Donald Trump is wrong about most everything - not to mention being hate-filled and demagogic. But the few things he does get right may account for his popularity among Republican voters. While he offers very few solutions - and those he offers range from naïve to insane - he is not really offering leadership, but is serving as a mouthpiece, in blunt and bombastic terms, for the frustrations of many voters.
"The Middle Class Is Getting Screwed"
There shouldn't really be much argument about this, but strangely, most of the presidential candidates are unwilling to make such a blanket statement. They generally couch it in more delicate terms - "The economy is on the upswing, but some folks are being left behind," or "We need to do better at creating good-paying jobs."
But let's face it, Trump is right. The middle class is getting screwed - and they are pissed off. Multinational companies, which account for 60% of US exports and imports, created 4.4 million jobs in the U.S. from 1989 to 1999. From 1999 to 2009, those same companies eliminated a net of nearly 3 million jobs in the United States while adding another 2.4 million jobs abroad.
Median earnings in the US have also dropped dramatically, especially for male workers. Accounting for inflation, the average wages of men between 30 and 50 dropped 27% over the past several decades. In the late 1960's, 95% of men between 25 and 54 were working, today only 80% are working, often at much lower wages.
"Politicians are Corrupt"
You won't hear many presidential candidates admitting this, but Trump is correct that while individual politicians may not be personally corrupt, they are part of a political system that buys and sells favors for money. "I'm a businessman," says Trump, "and I give money to politicians as part of my business." This may sound like the reasoning of a multinational corporation during business in a third-world country, but the fact remains that Washington is the biggest bribery bazaar in the world.
Literally billions of dollars are spent to influence legislation, with the lobbyists often writing the bills themselves. And the way our political system works, elected officials spend most of their time asking for money from big donors, corporations, unions and special interests. If that isn't corruption, I don't know what is. And voters are not fooled for a moment by protestations to the contrary by politicians.
"Wall Street Is Getting Away With Murder"
"The hedge-fund guys are getting away with murder," Trump said. "They're making a tremendous amount of money. They have to pay tax. I want to lower the rates for the middle class... They're getting absolutely destroyed." Trump is also right about this. We bailed out the executives on Wall Street who caused the biggest economic crisis since the 1929 Crash and nobody went to jail. In fact, the banks profited enormously. And they manage to game the tax code in their favor. What Trump has not proposed, but many voters would probably support, is breaking up the big banks that are "too big to fail" and returning the financial system to some form of sanity.
"America Is Getting Its Lunch Eaten"
While this claim by Trump is dubious, it is true that America has been slow to step up to global economic competition. However, Trump also argues that America needs to get tough on its enemies, and at the same time "stop being the policeman of the world." In that respect, his position isn't that much different from President Obama's - or even the other Republican candidates. Although all the Republicans seem to enjoy saber-rattling, few of them want to engage the United States beyond tough talk and perhaps a few air strikes.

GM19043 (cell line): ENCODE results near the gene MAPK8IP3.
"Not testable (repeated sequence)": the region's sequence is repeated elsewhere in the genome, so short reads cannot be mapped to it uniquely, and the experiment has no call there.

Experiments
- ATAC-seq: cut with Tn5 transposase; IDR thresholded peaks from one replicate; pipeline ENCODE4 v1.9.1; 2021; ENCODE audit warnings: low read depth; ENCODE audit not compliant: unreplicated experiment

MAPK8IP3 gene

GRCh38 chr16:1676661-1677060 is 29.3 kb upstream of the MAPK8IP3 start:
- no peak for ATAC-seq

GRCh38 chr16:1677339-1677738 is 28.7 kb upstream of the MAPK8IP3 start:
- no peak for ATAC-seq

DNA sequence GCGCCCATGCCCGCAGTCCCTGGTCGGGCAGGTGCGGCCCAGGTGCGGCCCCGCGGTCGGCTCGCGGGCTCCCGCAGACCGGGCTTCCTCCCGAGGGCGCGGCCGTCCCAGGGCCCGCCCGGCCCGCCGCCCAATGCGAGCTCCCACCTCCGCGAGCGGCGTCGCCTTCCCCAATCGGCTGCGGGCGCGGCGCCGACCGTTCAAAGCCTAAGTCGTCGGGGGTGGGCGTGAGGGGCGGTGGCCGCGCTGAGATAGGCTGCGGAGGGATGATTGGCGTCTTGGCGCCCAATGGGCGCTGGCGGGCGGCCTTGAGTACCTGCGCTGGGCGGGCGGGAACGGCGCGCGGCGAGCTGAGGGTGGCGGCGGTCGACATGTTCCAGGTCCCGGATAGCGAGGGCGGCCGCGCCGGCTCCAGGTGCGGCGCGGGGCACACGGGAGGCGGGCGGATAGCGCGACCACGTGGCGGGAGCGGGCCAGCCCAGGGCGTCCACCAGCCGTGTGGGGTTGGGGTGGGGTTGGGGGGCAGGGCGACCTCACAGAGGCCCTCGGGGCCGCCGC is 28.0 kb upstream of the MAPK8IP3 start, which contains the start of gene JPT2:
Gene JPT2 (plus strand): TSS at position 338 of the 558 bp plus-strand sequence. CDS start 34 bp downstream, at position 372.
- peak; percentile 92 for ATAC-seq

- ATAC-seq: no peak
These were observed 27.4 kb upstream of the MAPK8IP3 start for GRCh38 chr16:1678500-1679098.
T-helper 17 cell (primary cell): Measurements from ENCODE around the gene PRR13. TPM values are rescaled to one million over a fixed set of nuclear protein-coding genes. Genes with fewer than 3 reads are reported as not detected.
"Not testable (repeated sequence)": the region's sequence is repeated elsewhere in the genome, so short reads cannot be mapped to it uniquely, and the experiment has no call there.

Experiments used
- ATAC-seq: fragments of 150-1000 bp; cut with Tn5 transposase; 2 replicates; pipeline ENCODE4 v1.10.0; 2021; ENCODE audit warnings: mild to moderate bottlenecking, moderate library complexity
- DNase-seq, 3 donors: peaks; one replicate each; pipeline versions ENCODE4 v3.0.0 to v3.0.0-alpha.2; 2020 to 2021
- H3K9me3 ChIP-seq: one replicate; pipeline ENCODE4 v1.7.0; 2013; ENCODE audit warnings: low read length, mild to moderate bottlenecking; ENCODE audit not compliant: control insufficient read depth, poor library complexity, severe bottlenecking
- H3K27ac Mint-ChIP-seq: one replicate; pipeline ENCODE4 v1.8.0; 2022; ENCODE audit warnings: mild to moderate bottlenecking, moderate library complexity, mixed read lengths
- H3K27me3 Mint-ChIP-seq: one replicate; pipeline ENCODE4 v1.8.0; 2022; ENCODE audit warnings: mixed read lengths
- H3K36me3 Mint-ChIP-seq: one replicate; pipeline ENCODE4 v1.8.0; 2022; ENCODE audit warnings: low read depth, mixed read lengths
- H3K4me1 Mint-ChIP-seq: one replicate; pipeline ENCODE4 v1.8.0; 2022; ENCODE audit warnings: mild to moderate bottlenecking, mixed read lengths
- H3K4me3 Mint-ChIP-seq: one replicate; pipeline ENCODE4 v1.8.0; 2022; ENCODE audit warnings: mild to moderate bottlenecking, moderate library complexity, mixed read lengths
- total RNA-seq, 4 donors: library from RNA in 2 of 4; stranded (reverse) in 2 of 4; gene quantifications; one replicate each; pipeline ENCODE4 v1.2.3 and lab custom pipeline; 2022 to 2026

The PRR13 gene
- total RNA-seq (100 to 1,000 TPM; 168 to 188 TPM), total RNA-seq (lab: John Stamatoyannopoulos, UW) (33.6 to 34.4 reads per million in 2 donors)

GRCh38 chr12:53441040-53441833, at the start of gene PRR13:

In this respect, Trump, Obama and the Republican candidates are an accurate reflection of the American public's views. However, on a deeper level, lots of Americans seem frustrated that America can no longer impose its will on other nations. They have not faced the fact that in a global economic and political marketplace, no one country can dominate to the extent that the U.S. has done in the past. At the same time, there is clearly justifiable resentment that the United States is picking up the tab for most military operations for the rest of the world. Americans ask why we should be footing the bill on behalf of everyone else.
The good news is that the candidacy of Donald Trump has the support of, at most, 10% of American voters, and it is likely that he will fade out, or hopefully flame out, before long. However, Trump has changed the face of American politics by saying what lots of voters have been thinking, but few politicians have dared to admit. At the same time, he has injected the frightening specter of demagoguery and hate into the political conversation.
What responsible leaders must now do is adapt to the changing political landscape and admit to voters what they already know - that globalization and technology will continue to erode the standard of living of the middle class, that the political system is corrupt and needs serious reform, that the financial system requires a complete restructuring and that America must learn to adjust to a world where it can no longer have its way unfettered by other nations.
The alternative is for politicians to bury their heads in the sand, make promises they can never keep and continue on their corrupt and dysfunctional path. This is a recipe for social and political upheaval far worse than we have experienced so far. Trumpism - even without Trump - can quickly morph into xenophobia, political unrest and even violence. There no more room for rosy promises and empty slogans. The public has already lost faith in the political system. It's time for politicians to exercise real leadership by getting real with the American people, even if they are goaded into it by someone as despicable and unsavory as Donald Trump.